Cathy Miller is looking to make changes at the Greenwood County Treasurer’s Office.
The former Beyond Abuse director was named treasurer in October and wants to change how her office handles special tax districts, which Greenwood County Council approved creating in December 2014.
The county has 47 special tax districts, each a different homeowner association that is not governed, formed or regulated by the government. These districts are governed by their members, but the Treasurer’s Office collects homeowner fees to help control the special districts’ spending. If a special district runs an invoice, two of the three county council-approved commission members have to attach the invoice to a check, sign the check and send it to the county, which will collect the amount in taxes and proceed to actually pay the bill.
To help the special districts manage their balances, the county is obligated to give them a monthly report of how much money they have in their fund balance for general public work services, such as landscaping, transportation, water treatment and sewage collection.
“We are acting as the accounting firm for the special tax districts,” Miller said.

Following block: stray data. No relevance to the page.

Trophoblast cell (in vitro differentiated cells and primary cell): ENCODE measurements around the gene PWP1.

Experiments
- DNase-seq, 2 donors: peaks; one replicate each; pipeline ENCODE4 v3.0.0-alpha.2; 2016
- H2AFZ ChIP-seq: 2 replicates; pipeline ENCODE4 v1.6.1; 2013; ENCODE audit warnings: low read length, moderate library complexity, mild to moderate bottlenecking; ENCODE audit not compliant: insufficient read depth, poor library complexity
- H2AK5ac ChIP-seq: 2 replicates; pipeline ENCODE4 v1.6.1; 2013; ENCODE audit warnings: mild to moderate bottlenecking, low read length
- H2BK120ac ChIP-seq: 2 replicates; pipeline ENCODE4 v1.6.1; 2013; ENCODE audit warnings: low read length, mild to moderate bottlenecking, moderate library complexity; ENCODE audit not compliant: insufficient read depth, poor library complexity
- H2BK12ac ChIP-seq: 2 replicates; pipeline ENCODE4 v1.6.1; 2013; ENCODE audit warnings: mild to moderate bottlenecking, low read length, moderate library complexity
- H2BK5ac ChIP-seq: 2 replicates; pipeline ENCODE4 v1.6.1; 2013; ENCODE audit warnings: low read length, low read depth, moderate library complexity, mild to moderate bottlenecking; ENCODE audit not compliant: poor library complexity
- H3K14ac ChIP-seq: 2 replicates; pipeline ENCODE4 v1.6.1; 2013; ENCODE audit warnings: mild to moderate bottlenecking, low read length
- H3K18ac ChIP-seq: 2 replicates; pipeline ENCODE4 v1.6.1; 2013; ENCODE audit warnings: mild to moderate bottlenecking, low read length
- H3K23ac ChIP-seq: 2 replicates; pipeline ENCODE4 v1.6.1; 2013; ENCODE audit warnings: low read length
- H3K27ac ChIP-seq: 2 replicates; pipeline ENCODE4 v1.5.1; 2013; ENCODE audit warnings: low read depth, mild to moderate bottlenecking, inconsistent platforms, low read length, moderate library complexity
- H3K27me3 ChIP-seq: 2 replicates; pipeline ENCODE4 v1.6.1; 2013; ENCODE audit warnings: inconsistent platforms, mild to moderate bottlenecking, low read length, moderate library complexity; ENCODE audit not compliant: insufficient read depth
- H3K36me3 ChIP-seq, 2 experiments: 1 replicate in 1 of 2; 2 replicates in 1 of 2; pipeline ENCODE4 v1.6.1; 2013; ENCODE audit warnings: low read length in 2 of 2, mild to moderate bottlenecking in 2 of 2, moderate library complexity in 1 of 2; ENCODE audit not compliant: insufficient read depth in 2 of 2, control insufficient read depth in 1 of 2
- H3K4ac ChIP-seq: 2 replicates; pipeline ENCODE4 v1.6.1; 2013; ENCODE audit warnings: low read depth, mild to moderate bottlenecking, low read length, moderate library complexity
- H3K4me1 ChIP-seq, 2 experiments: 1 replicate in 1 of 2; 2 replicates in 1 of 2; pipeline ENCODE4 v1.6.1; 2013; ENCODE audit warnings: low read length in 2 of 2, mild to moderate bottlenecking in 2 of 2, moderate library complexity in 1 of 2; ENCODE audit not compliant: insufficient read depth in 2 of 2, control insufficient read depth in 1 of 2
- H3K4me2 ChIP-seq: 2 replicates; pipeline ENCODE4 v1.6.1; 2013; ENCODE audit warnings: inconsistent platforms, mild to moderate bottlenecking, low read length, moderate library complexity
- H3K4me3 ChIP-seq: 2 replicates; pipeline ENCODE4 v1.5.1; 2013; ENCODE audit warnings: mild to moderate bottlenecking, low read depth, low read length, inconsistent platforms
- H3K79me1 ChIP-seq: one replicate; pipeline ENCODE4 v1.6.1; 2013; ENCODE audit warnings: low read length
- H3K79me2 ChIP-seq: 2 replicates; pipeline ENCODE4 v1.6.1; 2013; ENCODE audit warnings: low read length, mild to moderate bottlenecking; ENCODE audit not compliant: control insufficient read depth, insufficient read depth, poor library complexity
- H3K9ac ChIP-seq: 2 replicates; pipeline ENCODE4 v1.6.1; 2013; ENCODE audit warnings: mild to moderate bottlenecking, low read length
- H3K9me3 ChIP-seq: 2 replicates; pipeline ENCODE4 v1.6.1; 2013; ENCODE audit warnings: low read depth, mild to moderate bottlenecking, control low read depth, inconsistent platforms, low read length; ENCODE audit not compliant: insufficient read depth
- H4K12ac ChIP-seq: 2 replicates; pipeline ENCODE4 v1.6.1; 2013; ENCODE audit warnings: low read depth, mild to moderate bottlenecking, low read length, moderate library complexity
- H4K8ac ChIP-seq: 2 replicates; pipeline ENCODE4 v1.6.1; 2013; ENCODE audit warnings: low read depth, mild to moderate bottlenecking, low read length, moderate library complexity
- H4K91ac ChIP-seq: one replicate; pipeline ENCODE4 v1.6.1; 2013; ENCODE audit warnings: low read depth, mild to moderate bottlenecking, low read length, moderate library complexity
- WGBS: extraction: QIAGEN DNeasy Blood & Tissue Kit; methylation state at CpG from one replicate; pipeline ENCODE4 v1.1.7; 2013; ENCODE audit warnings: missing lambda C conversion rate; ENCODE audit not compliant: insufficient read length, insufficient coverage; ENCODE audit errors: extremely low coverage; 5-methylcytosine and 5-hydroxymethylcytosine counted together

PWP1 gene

She thinks County Council should look at her office’s role with special districts and see what the office is required to do by law, as opposed to what they are currently doing.
“I’m looking for the elimination of some non-value-added activity for our staff,” Miller said. “It adds no value to the County Treasurer’s office performing the accounting for homeowner associations.”
She does not take issue with collecting taxes or being a fiduciary because it helps the special districts, but she wants the Treasurer’s Office to send the fees back to the districts to pay all related bills.
“I do have concerns with me having basically a full-time person here on staff who is doing nothing but supporting homeowner associations, and I could use that person for more value-added activities,” Miller said.
Miller has approached other counties about how they handle special tax districts and either they have the districts handle their own payments or they don’t do special districts at all.
She suggested special districts have the option to have directors and officers liability insurance to keep members from misspending and avoid misappropriation of funds.
“It’s time for us to look for another avenue to help support them and grow as economic development and new housing come in,” Miller said.